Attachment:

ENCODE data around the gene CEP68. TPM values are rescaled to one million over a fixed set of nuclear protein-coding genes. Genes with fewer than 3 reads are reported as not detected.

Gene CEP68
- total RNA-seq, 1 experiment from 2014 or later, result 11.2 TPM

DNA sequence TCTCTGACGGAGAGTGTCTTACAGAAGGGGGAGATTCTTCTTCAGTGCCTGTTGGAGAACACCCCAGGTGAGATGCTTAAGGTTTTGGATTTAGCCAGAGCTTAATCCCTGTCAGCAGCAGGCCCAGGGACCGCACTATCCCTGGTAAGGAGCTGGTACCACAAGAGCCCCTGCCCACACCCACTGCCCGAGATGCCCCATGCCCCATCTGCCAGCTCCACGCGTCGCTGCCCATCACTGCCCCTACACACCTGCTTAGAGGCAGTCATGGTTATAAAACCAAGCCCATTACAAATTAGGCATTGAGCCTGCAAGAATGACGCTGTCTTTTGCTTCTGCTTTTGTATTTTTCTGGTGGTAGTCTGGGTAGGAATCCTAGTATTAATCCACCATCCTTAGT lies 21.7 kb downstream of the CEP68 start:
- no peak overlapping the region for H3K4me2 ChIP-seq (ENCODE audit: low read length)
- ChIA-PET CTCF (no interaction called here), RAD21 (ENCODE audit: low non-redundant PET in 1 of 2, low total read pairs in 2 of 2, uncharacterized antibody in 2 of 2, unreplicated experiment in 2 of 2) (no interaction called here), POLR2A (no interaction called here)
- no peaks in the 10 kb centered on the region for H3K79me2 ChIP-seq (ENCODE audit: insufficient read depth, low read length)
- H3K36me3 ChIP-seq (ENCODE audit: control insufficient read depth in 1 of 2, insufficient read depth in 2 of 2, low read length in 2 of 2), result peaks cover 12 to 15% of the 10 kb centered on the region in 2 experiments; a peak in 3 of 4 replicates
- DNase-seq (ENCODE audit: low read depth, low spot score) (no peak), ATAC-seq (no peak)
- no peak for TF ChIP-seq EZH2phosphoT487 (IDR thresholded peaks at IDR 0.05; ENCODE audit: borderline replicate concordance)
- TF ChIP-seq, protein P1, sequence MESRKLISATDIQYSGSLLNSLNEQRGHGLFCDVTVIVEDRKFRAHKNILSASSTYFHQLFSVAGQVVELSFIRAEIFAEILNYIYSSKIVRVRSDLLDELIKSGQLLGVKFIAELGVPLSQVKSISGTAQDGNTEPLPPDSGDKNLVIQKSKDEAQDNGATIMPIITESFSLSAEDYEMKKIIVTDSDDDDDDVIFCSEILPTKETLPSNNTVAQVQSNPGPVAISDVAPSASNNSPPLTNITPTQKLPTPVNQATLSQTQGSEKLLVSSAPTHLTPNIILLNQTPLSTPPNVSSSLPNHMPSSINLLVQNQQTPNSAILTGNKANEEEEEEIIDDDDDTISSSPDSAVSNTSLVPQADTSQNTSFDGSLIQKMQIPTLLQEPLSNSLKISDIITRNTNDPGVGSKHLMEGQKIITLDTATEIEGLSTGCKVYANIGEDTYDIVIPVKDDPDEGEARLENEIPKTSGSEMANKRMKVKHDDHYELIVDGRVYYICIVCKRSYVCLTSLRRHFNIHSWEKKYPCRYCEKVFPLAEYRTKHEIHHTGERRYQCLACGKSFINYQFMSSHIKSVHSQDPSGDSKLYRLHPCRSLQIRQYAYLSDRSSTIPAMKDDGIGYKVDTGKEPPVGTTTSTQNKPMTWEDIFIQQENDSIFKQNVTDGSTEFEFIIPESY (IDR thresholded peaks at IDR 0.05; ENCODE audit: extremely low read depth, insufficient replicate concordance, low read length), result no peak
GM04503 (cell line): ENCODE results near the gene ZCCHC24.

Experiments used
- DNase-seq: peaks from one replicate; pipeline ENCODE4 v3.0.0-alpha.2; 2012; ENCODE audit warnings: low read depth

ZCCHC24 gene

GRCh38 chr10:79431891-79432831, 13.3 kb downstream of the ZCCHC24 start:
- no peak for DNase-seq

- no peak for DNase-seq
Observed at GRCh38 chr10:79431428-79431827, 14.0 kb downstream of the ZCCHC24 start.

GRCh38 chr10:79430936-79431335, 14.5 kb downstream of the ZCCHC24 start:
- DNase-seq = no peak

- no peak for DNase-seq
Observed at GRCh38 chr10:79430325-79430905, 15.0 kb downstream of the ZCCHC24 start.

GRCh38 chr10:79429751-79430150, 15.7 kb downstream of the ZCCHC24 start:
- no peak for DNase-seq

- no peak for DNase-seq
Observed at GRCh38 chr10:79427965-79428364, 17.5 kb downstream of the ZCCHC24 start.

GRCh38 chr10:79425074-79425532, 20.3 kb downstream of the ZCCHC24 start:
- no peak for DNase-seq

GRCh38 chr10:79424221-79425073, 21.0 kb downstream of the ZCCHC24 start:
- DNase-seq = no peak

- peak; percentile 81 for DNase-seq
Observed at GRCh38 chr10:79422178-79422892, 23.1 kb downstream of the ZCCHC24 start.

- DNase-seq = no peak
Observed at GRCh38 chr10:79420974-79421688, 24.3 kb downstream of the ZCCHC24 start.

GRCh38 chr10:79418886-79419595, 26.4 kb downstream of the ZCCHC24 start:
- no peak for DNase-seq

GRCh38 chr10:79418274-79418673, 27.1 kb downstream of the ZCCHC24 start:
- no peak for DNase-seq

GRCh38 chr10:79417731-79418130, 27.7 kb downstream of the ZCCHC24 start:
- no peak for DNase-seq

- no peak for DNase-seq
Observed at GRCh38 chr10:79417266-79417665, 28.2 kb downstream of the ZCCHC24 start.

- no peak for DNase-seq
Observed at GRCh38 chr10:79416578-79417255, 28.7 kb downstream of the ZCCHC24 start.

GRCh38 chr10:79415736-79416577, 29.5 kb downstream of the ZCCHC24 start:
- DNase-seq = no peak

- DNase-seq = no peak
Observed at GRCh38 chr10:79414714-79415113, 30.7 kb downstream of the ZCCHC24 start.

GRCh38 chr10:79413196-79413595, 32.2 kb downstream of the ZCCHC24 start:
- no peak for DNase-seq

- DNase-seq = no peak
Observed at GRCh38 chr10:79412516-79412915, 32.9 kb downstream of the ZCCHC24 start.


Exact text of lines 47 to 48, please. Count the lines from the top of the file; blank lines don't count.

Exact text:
- DNase-seq = no peak

- DNase-seq = no peak